12th Sanction package

12th sanctions package against russian federation
On 31 January 2024, Switzerland aligned with the European Union's 12th package of sanctions against Russia, responding to the ongoing military aggression towards Ukraine. These sanctions, effective from 1 February, include a phased ban on Russian diamonds and import restrictions on goods benefiting Russia's revenue or military capabilities. Additionally, they impose financial restrictions on Russian control over Swiss crypto-asset service companies and enforce measures to support the oil price cap on Russian oil. The Swiss Federal Council is also considering further measures, such as a notification requirement for fund transfers, to enhance the effectiveness of these sanctions.
On 31 January 2024, Switzerland announced the implementation of additional sanctions against Russia, aligning itself with the European Union's (EU) 12th package of sanctions. This decision by the Federal Council is a response to Russia's continued military aggression towards Ukraine. The sanctions, set to take effect from 1 February, signify Switzerland's commitment to joining the EU's efforts, which had already expanded its sanctions in December 2023. Notably, on 21 December, Switzerland had extended its sanctions list to include 147 more individuals and entities.

The EU's 12th sanctions package, adopted on 18 December 2023, was designed to strengthen the enforcement of existing sanctions against Russia and to prevent their circumvention. It introduced several new sanctions aimed at further undermining Russia's destabilizing activities against Ukraine's territorial integrity, sovereignty, and security. Following the EU's lead, the Swiss Federal Department of Economic Affairs, Education and Research (EAER) expanded its sanctions list to include an additional 147 individuals and entities on 22 December. To date, Switzerland has sanctioned 1,422 individuals and 291 organizations and entities as part of its efforts to address Russia's actions in Ukraine. On the last day of January, the Federal Council decided to adopt the remaining measures of the EU's 12th sanctions package that are applicable to Switzerland, aiming to enhance their impact.

Among the notable new sanctions is a phased ban on the purchase and import of Russian diamonds, reflecting Switzerland's participation in the G7 summit's decision on 6 December 2023 to cut off a significant revenue source for Russia. Swiss authorities are coordinating internationally to ensure these restrictions are implemented effectively.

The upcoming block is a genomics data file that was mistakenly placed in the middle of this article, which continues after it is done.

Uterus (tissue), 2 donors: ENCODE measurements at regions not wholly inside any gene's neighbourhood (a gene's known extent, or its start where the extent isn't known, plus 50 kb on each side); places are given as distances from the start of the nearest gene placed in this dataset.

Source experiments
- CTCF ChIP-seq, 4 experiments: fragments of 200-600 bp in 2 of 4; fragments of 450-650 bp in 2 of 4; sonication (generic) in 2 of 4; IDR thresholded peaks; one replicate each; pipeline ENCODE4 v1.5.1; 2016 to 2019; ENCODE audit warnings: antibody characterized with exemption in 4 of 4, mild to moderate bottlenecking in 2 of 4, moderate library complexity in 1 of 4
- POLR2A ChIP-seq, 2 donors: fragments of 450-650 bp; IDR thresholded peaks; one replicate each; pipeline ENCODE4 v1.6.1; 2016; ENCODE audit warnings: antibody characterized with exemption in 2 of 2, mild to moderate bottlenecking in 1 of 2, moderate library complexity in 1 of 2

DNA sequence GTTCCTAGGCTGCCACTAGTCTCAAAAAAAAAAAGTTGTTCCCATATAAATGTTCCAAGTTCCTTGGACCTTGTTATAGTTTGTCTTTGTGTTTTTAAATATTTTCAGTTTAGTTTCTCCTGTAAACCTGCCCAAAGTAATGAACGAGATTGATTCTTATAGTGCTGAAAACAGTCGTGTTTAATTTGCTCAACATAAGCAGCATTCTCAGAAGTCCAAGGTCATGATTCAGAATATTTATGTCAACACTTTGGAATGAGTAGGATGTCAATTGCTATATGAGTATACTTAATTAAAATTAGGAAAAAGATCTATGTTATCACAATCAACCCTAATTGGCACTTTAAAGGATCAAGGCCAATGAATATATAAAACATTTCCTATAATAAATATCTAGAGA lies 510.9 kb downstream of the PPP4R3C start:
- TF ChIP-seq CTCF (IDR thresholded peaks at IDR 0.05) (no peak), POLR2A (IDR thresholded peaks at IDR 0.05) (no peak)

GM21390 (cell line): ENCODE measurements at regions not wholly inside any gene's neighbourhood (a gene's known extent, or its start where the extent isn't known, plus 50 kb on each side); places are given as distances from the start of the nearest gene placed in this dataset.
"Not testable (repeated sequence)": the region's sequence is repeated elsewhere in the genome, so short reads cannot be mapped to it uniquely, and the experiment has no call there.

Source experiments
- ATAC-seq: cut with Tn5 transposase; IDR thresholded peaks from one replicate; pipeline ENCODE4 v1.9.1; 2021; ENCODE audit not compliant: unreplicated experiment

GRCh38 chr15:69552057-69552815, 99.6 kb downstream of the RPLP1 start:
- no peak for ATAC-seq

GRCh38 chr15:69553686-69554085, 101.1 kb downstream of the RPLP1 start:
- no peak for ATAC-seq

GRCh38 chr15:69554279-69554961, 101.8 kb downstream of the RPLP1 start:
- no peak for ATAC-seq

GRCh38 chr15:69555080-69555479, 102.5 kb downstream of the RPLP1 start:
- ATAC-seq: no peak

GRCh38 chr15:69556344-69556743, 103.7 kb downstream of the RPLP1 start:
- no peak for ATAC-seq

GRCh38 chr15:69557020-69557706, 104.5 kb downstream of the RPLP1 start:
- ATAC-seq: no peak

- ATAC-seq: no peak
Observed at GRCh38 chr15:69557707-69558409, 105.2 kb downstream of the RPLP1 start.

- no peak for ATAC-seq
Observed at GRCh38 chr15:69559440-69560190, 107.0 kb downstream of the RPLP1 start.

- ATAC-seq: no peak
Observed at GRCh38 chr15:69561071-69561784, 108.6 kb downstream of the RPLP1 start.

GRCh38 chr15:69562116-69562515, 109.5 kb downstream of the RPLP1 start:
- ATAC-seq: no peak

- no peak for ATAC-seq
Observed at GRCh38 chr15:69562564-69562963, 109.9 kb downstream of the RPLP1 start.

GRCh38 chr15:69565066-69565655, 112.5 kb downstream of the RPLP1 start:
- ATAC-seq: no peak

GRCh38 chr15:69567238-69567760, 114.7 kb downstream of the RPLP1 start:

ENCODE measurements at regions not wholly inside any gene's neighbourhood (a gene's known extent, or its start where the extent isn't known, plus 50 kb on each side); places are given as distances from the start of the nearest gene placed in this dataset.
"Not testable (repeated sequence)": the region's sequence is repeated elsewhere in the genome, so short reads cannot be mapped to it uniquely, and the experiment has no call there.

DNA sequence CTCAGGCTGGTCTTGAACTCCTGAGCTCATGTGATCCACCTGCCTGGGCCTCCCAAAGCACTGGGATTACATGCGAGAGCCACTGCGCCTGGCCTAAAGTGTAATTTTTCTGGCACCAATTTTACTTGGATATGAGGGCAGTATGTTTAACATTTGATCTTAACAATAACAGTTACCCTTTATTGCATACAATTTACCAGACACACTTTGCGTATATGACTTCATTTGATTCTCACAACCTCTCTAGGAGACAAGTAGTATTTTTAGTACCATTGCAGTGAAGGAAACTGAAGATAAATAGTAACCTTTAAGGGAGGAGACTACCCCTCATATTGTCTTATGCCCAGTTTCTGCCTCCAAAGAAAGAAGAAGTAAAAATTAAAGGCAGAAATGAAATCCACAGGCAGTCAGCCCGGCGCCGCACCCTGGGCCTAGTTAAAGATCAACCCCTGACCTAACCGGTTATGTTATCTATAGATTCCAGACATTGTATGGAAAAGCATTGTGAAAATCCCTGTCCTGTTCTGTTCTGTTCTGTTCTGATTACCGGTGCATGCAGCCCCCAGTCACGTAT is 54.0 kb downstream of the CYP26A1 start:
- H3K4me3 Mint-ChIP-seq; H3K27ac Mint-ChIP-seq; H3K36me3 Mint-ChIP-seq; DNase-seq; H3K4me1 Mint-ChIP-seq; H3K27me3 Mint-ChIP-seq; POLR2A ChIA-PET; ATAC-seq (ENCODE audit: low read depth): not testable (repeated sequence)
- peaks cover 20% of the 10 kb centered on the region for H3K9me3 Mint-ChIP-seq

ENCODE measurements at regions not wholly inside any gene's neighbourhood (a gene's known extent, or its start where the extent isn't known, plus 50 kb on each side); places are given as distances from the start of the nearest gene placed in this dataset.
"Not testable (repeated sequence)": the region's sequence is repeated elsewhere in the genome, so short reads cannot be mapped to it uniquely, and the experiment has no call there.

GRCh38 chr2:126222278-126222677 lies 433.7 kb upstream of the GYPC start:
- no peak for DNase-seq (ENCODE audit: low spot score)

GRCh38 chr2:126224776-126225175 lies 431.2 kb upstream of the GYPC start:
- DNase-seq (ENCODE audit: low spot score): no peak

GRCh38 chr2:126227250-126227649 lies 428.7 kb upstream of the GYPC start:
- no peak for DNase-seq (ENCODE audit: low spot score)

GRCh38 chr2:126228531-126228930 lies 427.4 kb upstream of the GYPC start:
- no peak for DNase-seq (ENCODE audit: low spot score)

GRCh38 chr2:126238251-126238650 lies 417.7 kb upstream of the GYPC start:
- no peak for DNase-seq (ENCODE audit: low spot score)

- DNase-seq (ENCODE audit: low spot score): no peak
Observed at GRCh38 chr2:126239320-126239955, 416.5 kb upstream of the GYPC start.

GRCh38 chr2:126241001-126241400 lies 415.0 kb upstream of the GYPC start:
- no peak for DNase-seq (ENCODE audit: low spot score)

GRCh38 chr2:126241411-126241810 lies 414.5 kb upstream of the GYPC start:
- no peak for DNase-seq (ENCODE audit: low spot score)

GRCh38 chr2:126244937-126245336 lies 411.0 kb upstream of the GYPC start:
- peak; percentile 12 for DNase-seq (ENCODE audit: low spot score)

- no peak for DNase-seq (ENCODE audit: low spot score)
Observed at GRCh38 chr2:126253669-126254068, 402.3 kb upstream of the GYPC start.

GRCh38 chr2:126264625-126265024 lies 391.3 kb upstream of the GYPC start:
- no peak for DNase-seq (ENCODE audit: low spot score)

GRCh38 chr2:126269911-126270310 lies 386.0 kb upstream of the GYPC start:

Additionally, Switzerland has introduced bans on importing certain goods from Russia that contribute significantly to its state revenue. This includes items such as pig iron and liquefied petroleum gas (LPG). The sanctions also extend to goods that could bolster Russia's military and technological advancement or support its industrial sector, including the export and sale to Russia of specific chemicals, lithium batteries, certain drone motors, as well as machine tools and parts. More entities have been added to the list of companies facing restrictions on trading dual-use goods.

In the financial sector, new regulations prevent Russian nationals and residents from controlling Swiss companies that offer crypto-asset services. Measures have been put in place to ensure the enforcement of the oil price cap on Russian crude oil and petroleum products, including mandatory exchange of price information among market participants and with authorities. There are also new requirements for reporting and authorizing the sale of tankers that could be used to bypass the oil price cap.

In the services sector, the provision of software for enterprise management and industrial design and manufacture to Russian companies is now banned. However, the Federal Council has allowed exceptions for Swiss companies' Russian subsidiaries.

The Federal Council is also considering further measures, such as a requirement for notification when transferring funds out of the EU by companies controlled by Russians or entities based in Russia. For now, the requirement has not been implemented; instead, the EAER, in collaboration with the Federal Department of Finance, is tasked with assessing the potential introduction and structure of such a requirement in Switzerland, particularly its application to transfers to third countries, to maximize the effectiveness of sanctions enforcement.